The Pebble and the Avalanche

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Current Revolutions in Business and Technology

by Dr. Moshe Yudkowsky,

author of The Pebble and The Avalanche: How Taking Things Apart Creates Revolutions


Tue, 2008-Dec-09, 06:37

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Voxeo and VoiceObjects Build on Top of Open Source Editor

In addition to my work on innovation, I also work on speech technology projects. One of the most complex programming languages I work with is the speech recognition programming language VoiceXML. For the purposes of this blog, the interesting thing about VoiceXML is that the VoiceXML programming language incorporates many other programming languages: Javascript for calculations, a specialized programming language to describe what we expect a person to say so we can recognize his speech, and another programming language to describe how to read announcements to the person. On top of all this, I rarely bother to write in VoiceXML directly and instead use PHP or some other programming language to produce the VoiceXML pages.

In other words, VoiceXML programming is complicated, as if speech technology wasn't complicated enough on its own. One of the things that usually saves developer's sanity when writing in other programming languages is a decent "development tool" that helps make the task of programming easier. The tool will often automate certain tasks, find errors in the program, and sometimes even help the developer remember all the various features of the programming language. I've had one situation, programming in a new (to me) language, where the right tool spelled the difference between success and disaster.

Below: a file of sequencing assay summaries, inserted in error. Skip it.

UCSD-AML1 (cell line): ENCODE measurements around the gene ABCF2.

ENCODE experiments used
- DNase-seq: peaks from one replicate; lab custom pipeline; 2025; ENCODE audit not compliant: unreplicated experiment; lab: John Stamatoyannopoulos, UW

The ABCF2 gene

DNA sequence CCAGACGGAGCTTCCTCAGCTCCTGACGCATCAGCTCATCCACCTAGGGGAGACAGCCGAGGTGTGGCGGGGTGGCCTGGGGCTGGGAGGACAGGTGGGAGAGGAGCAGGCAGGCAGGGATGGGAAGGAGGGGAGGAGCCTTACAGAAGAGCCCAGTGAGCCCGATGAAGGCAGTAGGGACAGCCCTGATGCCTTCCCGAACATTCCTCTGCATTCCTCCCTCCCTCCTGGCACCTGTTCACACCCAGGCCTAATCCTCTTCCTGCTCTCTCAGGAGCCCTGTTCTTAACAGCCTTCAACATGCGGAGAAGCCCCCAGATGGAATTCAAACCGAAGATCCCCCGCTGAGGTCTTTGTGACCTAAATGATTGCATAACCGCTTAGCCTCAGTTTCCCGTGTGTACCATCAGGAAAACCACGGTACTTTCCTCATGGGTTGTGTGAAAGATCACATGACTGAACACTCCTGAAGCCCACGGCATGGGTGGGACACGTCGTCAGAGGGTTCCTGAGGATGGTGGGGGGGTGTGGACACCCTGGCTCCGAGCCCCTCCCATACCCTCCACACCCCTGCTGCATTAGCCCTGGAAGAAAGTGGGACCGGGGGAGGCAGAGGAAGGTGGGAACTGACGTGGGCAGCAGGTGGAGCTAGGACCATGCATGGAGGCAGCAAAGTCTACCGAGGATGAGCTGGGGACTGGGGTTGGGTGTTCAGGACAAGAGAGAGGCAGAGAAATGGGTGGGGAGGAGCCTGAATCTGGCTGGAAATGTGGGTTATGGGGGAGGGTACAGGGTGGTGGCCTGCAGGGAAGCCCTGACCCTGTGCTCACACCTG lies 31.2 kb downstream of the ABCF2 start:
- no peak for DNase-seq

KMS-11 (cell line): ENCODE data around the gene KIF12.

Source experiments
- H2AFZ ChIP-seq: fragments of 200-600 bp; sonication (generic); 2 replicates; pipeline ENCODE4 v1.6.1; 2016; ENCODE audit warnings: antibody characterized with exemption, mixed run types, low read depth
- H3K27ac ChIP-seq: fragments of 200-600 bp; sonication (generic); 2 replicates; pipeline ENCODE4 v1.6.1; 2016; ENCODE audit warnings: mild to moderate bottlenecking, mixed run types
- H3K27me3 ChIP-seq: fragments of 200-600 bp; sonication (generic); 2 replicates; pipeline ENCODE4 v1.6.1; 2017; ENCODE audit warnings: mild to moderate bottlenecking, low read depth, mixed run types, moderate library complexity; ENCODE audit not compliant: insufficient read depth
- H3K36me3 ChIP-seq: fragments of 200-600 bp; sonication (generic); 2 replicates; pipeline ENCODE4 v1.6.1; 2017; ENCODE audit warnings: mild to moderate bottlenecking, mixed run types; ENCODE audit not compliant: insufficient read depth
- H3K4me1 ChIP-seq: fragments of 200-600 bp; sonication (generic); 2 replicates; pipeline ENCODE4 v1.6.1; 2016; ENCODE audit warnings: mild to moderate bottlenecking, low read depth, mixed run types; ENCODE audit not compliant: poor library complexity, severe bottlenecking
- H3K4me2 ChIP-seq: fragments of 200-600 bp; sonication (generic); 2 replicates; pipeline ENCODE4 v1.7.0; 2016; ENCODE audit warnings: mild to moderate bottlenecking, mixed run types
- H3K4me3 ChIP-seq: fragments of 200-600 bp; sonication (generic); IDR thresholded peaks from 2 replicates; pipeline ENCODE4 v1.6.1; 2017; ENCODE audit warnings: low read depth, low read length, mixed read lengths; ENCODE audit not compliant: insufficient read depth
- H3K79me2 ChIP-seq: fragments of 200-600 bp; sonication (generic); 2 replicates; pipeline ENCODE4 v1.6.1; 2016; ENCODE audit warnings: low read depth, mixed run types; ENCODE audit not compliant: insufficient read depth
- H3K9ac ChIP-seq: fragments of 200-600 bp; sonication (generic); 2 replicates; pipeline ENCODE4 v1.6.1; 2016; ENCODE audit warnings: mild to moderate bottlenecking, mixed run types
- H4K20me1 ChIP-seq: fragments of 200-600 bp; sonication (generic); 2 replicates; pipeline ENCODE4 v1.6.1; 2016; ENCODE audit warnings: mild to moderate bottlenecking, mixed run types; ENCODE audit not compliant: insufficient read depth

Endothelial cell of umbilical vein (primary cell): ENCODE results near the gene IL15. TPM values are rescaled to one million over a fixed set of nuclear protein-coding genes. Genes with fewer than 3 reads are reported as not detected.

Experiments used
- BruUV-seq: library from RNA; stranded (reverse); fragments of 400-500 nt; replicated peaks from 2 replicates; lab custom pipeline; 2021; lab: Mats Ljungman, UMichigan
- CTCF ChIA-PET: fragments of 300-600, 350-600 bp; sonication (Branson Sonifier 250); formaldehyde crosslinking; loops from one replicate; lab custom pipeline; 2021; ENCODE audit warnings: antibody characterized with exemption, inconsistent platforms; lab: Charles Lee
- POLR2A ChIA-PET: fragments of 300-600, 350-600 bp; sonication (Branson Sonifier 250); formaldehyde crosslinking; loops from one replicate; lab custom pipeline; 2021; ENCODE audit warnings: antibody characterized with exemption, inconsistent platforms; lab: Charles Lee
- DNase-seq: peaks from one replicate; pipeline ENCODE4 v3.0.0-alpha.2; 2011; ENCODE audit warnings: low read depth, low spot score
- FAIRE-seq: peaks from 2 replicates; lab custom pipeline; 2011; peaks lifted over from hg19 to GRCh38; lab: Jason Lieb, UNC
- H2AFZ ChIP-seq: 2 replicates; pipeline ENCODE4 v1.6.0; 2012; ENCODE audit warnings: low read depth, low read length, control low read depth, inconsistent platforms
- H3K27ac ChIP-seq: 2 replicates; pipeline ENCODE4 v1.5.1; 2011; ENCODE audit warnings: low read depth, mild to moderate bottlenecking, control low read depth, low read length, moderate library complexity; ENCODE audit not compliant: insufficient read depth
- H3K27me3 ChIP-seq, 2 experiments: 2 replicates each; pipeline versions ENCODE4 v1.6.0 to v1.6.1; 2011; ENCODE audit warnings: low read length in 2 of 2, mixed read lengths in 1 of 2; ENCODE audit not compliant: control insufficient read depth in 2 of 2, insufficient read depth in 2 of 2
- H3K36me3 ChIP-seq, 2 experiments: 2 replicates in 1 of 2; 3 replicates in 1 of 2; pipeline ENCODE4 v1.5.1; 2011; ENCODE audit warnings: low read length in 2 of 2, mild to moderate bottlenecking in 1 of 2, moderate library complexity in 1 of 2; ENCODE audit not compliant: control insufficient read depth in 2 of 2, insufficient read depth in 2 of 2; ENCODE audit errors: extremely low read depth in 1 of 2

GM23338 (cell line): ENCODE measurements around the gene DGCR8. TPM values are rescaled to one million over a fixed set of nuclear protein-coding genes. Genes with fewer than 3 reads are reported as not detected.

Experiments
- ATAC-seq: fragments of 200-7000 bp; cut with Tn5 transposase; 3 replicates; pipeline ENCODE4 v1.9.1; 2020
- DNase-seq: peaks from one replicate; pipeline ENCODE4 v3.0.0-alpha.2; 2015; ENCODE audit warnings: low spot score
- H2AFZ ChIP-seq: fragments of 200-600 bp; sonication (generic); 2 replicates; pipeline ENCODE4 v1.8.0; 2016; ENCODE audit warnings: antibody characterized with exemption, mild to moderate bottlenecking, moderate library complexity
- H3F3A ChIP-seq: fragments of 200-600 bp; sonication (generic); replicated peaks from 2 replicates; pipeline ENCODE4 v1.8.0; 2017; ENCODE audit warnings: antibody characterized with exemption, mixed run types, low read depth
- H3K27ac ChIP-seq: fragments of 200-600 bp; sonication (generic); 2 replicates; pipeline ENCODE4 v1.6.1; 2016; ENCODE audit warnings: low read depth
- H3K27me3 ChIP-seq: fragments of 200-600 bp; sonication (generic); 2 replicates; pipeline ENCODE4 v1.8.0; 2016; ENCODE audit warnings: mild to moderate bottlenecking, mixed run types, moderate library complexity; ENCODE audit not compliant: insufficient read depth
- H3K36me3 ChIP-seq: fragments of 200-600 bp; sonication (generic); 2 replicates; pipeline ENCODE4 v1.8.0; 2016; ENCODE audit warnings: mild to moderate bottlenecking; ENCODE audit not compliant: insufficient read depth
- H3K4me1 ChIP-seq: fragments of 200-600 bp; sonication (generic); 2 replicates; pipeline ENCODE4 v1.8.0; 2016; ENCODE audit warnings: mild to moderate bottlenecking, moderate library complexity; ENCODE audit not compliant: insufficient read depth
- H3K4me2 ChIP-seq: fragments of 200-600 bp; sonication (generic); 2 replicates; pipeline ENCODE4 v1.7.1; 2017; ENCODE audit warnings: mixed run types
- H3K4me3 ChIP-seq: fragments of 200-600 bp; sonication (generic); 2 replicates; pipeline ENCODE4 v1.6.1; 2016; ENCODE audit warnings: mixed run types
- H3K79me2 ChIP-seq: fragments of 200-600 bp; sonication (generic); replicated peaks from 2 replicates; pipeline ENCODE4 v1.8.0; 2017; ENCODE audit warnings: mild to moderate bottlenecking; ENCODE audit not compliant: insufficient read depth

The name of that important tool, by the way, is Eclipse. Eclipse is an open-source project that has a modular structure. People build new tools on top of Eclipse to support new programming languages as well as new methods to program — for example, a new way to visualize the program you're writing. Over the years I've tried a few packages that purport to provide VoiceXML language programming via Eclipse, and never found one that was satisfactory. I embarked on a quest to find a decent tool — which led me to organize and run a public demonstration of different tools at a recent industry conference.

A company I often work with, Voxeo, announced the purchase of VoiceObjects today. VoiceObjects makes an Eclipse-based VoiceXML editor. This is a funny coincidence because I'm in the middle of writing up an assessment of that public demonstration of speech application tools and VoiceObjects is one of them; I'll reveal in advance of my article that I liked VoiceObjects.